Wandering in the desert of life far away from the fleshpots of Egyptian slavery, the people grumble against God. You brought us out for this? Their faith and perseverance had worn thin. Like them, when we are confronted with adversity, when things do not go our way, we grumble against God. With Alfie, we ask, “What’s it all about.” “Why?” “Why me?” “Why us?” “Heal me NOW!” “Heal us NOW!” Then from the dark pits of frustration, the seraph serpents coil, strike and bite us. From the depths of the abyss, we cry out, “Save me, Lord.” “Deliver me from this!” We want immediate relief from what is making our life less than good. Richard Rohr reminds us not to seek immediate relief. Only if we abide in the darkness of the abyss, will we come to new life. Like Lazarus, Jesus is calling us forth to new life but Lazarus had to die before he could come to new life. Lazarus had to hold the darkness of the sealed tomb for three days. Rohr writes:
Don’t get rid of the pain until you’ve learned its lessons. When you hold the pain consciously and trust fully, you are in a very special liminal space. This is a great teaching moment where you have the possibility of breaking through to a deeper level of faith and consciousness. Hold the pain of being human until God transforms you through it. And then you will be an instrument of transformation for others. (Email Reflection April 8) It takes abiding faith to hold the pain so that we might be instruments of transformation.
In the wisdom tradition, Ecclesiastes teaches the same lesson, “In the day of prosperity be joyful, and in the day of adversity consider; God has made the one as well as the other, so that mortals may not find out anything that will come after them.” (7:14) God has created the light and the dark God has created joy and pain. God has created wellness and suffering. Eckhart says, “God is in my suffering. God is my suffering.”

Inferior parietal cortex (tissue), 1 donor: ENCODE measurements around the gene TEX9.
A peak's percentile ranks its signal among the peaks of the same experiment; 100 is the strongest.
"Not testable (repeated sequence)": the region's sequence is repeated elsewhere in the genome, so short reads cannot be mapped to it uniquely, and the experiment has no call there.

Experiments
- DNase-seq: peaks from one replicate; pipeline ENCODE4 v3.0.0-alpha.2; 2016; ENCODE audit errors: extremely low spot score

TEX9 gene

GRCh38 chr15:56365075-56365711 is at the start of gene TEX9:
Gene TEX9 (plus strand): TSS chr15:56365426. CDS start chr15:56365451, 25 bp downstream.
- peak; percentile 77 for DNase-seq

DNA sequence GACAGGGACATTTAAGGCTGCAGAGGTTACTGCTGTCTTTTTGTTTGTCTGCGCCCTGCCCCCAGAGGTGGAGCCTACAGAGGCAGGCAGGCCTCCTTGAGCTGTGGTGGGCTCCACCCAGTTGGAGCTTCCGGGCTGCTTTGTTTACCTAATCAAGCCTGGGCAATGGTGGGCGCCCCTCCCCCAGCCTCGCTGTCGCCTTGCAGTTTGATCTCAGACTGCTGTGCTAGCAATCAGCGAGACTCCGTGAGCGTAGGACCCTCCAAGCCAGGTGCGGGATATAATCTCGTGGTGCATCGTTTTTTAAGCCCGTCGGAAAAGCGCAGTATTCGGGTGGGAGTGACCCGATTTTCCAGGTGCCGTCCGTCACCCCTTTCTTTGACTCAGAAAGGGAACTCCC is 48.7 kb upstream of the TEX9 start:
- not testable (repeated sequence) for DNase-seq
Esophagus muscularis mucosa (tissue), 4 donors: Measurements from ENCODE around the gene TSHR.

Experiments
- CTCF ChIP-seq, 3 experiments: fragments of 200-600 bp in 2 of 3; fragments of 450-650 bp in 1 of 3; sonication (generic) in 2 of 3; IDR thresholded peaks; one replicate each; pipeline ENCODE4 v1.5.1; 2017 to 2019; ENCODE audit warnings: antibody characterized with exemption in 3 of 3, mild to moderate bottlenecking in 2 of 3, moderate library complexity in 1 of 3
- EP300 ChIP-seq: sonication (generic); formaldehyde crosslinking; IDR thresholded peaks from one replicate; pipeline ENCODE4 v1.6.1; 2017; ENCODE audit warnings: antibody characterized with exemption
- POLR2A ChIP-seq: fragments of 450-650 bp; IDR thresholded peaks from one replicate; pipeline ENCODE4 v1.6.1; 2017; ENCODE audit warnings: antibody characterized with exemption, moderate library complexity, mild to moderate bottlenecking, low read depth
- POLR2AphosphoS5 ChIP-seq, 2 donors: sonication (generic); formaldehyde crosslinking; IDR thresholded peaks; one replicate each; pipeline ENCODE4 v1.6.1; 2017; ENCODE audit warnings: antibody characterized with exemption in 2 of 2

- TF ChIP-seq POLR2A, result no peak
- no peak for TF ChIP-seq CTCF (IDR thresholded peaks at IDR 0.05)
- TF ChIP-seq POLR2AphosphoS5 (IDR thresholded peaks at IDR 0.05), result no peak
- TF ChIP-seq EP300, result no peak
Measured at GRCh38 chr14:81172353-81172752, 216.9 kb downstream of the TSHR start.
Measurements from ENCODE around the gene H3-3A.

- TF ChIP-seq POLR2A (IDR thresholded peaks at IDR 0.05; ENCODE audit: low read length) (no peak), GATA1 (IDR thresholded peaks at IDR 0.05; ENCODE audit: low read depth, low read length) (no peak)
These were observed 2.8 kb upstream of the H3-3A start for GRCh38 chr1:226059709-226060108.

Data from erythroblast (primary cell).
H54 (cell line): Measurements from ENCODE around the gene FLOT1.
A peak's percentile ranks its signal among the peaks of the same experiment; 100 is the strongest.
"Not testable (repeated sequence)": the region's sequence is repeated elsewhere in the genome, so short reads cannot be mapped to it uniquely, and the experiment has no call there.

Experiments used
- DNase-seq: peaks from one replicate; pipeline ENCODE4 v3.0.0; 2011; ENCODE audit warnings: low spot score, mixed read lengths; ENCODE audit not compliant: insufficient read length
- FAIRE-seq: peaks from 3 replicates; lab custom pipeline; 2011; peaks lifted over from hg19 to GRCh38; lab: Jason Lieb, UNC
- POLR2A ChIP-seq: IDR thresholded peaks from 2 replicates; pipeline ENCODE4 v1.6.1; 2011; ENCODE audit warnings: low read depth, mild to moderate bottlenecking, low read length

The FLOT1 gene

Jesus reiterates this teaching. Holding the pain leads us to trust in Him:
Again he said to them, “I am going away, and you will search for me, but you will die in your sin. Where I am going, you cannot come.” Then the Jews said, “Is he going to kill himself? Is that what he means by saying, ‘Where I am going, you cannot come’?” He said to them, “You are from below, I am from above; you are of this world, I am not of this world. I told you that you would die in your sins, for you will die in your sins unless you believe that I am he.” (Jn 8)
Like the disciples, even at the eleventh hour of Jesus’ life, we still do not get it. When Jesus seems to have gone away, we will die in our sins unless we trust in Him. The world would lead us to believe there is a soothing salve for all our pain. They world would send us to the medicine chest of technology to alleviate our suffering. But Jesus is asking us to make the great leap of faith. We do not grumble as the world grumbles. We do not despair in the dark abyss of our pain. We do not look for instant relief and quick fixes. We abide in Him who abides in us so we can hold the pain and make sense of our lives, however troubled they may be. We hold our pain because we are assured that the Christ who dwells deep within us is calling us forth from the tombs we have created for ourselves. Jesus is calling us forth and assuring us that he will loose the bonds which tie us to this world and this world’s faux promises of instant pain relief. Holding the pain allows us to die to ourselves and let the Risen Christ, who held his pain on the cross, shine forth in our lives. On the fourth day, rotten and stinking as we are, we will arise to new life in Christ Jesus through the power of the Spirit. Through the power of the Spirit, the Risen Christ is calling us to ever become more than what we are, to become what we are meant to be.